Next week, I’m giving a free webcast for Redgate on DevOps fundamentals. DevOps is something I am a big proponent of for database administrators, developers, and company leaders. The webcast will be held on Wednesday, Jan 23 at 8 am Pacific / 11 am Eastern.
I’ll share a lot of information in the talk. As a preview, here are three points which are often the source of misunderstandings:
Developer productivity is a top concern of C-level executives
Implementing DevOps isn’t something you do in an afternoon. Often, DevOps implementations begin from the C-suite as part of a digital transformation effort. DevOps can also be originated from small teams in the company who transform their own practices, share their success with the company, and enlist executive support to spread these practices to other teams.
Many DBAs and developers worry about the costs of implementing DevOps: not only the costs for tools, but also slow-downs in delivering new features while working on important projects that are the foundation of DevOps, such as standardizing the database code in Version Control and writing tests.
We should all be less worried about opening this conversation with company leaders, however. In September, 2018, Stripe performed a study with Harris Poll on software engineering efficiency. They got the following response from more than 1,000 C-level executives:
Slowdowns in productivity can be painful. But if they result in increasing the overall productivity of developers afterward, that slowdown pays off quickly.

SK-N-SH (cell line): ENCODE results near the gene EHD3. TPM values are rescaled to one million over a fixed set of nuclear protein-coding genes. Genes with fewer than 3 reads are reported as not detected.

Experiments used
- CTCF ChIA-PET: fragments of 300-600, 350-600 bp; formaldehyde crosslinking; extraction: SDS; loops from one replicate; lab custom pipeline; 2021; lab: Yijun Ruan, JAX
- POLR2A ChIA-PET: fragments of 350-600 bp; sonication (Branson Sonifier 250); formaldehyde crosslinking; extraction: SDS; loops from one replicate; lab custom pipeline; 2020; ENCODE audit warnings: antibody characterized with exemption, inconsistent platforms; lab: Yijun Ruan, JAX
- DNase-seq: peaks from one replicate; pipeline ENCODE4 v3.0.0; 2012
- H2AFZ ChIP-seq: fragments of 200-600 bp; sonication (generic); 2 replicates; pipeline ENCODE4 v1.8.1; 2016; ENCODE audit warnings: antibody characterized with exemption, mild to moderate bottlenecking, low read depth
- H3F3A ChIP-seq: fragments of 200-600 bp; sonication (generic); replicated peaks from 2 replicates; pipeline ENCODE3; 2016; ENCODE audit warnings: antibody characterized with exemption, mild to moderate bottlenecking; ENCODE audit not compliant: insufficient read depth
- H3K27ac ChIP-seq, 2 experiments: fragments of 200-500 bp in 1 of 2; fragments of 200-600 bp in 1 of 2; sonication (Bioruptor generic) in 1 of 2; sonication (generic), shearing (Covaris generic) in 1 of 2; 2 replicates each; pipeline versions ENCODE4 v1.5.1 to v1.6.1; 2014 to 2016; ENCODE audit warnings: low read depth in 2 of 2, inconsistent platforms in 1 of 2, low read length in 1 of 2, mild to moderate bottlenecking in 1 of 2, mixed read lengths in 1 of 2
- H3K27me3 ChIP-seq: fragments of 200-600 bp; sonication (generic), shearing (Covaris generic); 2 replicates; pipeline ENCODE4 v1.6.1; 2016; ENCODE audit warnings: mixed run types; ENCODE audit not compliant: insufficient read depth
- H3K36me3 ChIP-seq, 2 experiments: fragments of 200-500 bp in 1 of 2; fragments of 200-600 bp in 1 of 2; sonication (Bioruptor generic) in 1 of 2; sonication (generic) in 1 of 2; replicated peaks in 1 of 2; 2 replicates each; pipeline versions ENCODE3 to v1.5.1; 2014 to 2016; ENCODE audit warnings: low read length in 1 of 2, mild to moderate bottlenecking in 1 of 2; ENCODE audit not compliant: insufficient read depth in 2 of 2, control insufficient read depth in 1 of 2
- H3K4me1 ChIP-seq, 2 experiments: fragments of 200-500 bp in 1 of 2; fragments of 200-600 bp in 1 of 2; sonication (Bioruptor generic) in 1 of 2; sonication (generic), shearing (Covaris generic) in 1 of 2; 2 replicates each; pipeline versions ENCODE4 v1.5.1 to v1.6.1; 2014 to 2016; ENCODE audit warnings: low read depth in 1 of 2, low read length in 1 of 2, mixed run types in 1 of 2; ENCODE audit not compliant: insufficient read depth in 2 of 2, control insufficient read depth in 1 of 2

The study overall found that a “lack” of developers is not the main problem: instead the problem is leveraging existing talent within companies better. DevOps directly addresses this problem.
Having a team who does DevOps “for you” doesn’t work
It’s common for companies seeking to release code changes faster to implement a “DevOps team.” While specialists can help larger teams adapt DevOps practices, inspire DevOps culture, and suggest patterns for work that get the cycle of continuous improvement started, these teams can’t do DevOps “for” other teams.
Andrew Hatch, Platform Engineering Manager at SEEK, has written about why SEEK created a DevOps team, what happened with the team, and why they ultimately decided they no longer need a DevOps Team.
In his article, Andrew Shared that the DevOps team took over the build, deployment, and operational support for the organization’s critical websites, but:
We had made rapid advances in our delivery processes but we still faced torrid nights on-call with software systems straining under the sheer volume of product being deployed to them.”Why We Don’t Need a DevOps Team by Andrew Hatch
Doing DevOps is not only about release tempo. Other measures regarding stability are hugely important:
- Time to restore service
- Rate of failure of changes
By spreading the DevOps culture into developer and IT teams and making them autonomous units who could support their own releases, the team at SEEK were able to improve quality and maintain their higher release frequency.
Doing well at DevOps means including the database
Teams that do well at continuous delivery store database changes as scripts in version control and manage these changes in the same way as production application changes.2018 State of DevOps Report, DORA, Dr. Nicole Forsgren, Jez Humble, Gene Kim
Making this work well doesn’t mean getting rid of database specialists. Instead, DBAs are part of the DevOps culture:
Furthermore, when changes to the application require database changes, these teams discuss them with the people responsible for the production database and ensure the engineering team has visibility into the progress of pending database changes. When teams follow these practices, database changes don’t slow them down, or cause problems when they perform code deployments.(Emphasis mine) 2018 State of DevOps Report, DORA, Dr. Nicole Forsgren, Jez Humble, Gene Kim
I have lots more to share!
In my upcoming webcast, we’ll talk more about what DevOps is, who is involved in DevOps, and the impact DevOps has on organizations.